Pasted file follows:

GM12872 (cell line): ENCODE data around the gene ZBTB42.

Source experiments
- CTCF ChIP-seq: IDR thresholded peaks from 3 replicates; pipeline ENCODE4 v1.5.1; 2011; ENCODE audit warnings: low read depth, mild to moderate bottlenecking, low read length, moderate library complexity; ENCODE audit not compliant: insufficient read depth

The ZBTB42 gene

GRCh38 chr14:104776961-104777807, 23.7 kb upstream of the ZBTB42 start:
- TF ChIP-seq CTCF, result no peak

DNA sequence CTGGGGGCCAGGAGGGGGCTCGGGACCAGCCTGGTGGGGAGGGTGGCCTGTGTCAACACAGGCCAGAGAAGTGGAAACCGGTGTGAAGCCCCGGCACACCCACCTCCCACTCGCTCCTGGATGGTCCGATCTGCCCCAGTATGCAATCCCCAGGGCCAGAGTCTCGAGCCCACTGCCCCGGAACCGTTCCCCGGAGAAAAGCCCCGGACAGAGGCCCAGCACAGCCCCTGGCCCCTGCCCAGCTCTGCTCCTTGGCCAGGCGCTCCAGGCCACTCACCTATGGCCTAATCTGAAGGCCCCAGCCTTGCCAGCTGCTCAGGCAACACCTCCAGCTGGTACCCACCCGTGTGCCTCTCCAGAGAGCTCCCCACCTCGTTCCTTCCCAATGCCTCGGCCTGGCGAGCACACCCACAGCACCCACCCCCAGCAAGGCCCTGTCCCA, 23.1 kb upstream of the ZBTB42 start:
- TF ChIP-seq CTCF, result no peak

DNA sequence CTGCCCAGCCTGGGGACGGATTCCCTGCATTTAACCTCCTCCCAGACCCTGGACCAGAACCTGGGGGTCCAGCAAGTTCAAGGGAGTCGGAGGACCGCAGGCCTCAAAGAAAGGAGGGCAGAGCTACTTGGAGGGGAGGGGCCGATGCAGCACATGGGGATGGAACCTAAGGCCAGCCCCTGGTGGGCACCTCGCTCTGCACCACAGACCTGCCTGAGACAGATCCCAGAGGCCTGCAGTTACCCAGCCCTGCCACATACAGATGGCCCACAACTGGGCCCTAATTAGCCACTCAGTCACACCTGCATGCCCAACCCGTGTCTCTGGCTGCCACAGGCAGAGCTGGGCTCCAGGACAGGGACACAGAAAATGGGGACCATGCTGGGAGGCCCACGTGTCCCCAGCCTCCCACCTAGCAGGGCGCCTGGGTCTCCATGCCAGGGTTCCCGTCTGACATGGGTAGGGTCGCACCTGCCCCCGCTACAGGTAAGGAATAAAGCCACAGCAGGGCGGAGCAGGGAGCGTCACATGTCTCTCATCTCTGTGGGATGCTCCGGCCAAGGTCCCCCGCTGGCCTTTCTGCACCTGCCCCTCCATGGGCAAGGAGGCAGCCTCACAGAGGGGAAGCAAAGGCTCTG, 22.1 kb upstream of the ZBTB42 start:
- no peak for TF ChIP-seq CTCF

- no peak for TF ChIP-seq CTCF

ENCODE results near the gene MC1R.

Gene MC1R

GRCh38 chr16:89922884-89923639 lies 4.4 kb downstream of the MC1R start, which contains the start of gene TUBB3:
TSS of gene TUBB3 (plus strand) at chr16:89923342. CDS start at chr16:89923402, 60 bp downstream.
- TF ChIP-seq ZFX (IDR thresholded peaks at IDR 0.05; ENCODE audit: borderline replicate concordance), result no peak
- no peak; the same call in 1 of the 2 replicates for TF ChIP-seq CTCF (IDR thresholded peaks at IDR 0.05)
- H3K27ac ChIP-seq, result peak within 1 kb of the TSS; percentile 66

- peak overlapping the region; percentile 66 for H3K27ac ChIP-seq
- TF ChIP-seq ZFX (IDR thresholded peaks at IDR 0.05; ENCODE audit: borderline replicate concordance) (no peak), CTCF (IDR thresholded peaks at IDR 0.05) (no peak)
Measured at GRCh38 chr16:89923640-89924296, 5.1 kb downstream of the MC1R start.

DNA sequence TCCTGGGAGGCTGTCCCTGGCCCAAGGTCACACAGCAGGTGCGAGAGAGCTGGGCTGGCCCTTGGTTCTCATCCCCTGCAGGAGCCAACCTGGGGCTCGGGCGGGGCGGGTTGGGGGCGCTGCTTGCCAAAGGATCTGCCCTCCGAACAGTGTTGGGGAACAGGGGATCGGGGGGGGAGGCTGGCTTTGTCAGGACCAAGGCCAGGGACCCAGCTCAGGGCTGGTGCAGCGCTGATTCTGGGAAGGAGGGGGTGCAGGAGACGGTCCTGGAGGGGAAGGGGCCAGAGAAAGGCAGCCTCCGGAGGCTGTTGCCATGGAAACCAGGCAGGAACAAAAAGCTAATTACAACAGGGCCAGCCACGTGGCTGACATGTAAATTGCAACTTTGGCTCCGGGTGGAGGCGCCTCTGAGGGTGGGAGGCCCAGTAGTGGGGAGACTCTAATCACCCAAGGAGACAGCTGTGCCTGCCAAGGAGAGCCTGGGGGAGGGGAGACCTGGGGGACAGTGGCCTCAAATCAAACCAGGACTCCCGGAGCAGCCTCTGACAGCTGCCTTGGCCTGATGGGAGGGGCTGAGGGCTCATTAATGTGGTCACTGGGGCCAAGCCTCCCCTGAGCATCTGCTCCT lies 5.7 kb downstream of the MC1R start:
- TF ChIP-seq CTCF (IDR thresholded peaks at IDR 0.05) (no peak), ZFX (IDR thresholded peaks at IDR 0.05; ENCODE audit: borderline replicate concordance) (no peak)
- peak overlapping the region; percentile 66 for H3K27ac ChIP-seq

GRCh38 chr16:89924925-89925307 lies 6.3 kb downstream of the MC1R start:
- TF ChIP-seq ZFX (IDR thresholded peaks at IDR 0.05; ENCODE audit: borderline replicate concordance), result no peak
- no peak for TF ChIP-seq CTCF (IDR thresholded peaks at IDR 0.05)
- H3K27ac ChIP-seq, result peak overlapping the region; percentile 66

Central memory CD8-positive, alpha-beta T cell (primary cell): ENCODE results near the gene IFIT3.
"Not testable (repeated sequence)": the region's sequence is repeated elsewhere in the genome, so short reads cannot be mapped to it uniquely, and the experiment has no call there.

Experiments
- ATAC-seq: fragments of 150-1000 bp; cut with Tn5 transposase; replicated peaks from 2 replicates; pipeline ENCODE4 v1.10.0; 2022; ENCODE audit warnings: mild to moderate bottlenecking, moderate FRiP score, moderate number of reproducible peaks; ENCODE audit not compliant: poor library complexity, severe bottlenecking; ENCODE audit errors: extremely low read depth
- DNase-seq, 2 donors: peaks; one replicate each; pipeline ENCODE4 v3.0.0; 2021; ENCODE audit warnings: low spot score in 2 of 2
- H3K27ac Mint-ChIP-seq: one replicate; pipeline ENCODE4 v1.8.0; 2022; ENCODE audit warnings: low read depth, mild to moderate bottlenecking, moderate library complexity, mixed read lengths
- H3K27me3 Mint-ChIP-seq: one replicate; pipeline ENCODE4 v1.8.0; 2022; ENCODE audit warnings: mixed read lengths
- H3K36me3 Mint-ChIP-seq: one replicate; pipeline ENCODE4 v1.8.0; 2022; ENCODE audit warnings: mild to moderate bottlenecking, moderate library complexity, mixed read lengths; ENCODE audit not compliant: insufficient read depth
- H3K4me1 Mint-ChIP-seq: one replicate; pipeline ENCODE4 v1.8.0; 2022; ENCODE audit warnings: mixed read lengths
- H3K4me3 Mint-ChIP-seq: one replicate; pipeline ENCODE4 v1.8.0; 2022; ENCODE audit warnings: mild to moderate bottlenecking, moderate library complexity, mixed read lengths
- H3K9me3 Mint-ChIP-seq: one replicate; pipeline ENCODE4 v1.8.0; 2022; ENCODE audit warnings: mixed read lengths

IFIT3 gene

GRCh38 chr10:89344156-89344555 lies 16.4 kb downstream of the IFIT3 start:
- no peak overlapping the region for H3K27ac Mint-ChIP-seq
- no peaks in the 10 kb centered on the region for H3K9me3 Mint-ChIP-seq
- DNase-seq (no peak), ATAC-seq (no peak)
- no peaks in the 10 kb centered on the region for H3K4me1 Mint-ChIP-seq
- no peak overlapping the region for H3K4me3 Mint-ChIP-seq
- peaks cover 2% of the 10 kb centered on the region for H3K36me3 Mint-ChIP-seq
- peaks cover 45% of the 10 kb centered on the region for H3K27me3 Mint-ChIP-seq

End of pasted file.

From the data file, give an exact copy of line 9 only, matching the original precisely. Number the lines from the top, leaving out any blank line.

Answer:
DNA sequence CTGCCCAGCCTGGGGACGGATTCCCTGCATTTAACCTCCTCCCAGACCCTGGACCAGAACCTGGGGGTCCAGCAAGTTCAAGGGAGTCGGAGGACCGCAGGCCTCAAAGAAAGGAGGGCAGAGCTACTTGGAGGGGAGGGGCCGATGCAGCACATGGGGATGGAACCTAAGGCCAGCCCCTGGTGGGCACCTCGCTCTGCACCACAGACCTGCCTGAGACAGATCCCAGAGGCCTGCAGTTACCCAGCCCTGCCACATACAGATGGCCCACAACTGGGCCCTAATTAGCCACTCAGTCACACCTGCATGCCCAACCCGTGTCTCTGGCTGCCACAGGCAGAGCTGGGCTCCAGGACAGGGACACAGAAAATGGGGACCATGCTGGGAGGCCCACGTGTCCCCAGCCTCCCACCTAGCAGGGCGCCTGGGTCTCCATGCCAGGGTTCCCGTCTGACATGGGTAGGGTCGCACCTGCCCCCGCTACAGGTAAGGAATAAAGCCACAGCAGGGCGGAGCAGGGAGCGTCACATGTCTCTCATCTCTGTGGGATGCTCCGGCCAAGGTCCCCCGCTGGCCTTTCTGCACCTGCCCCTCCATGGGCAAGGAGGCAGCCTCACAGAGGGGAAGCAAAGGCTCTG, 22.1 kb upstream of the ZBTB42 start: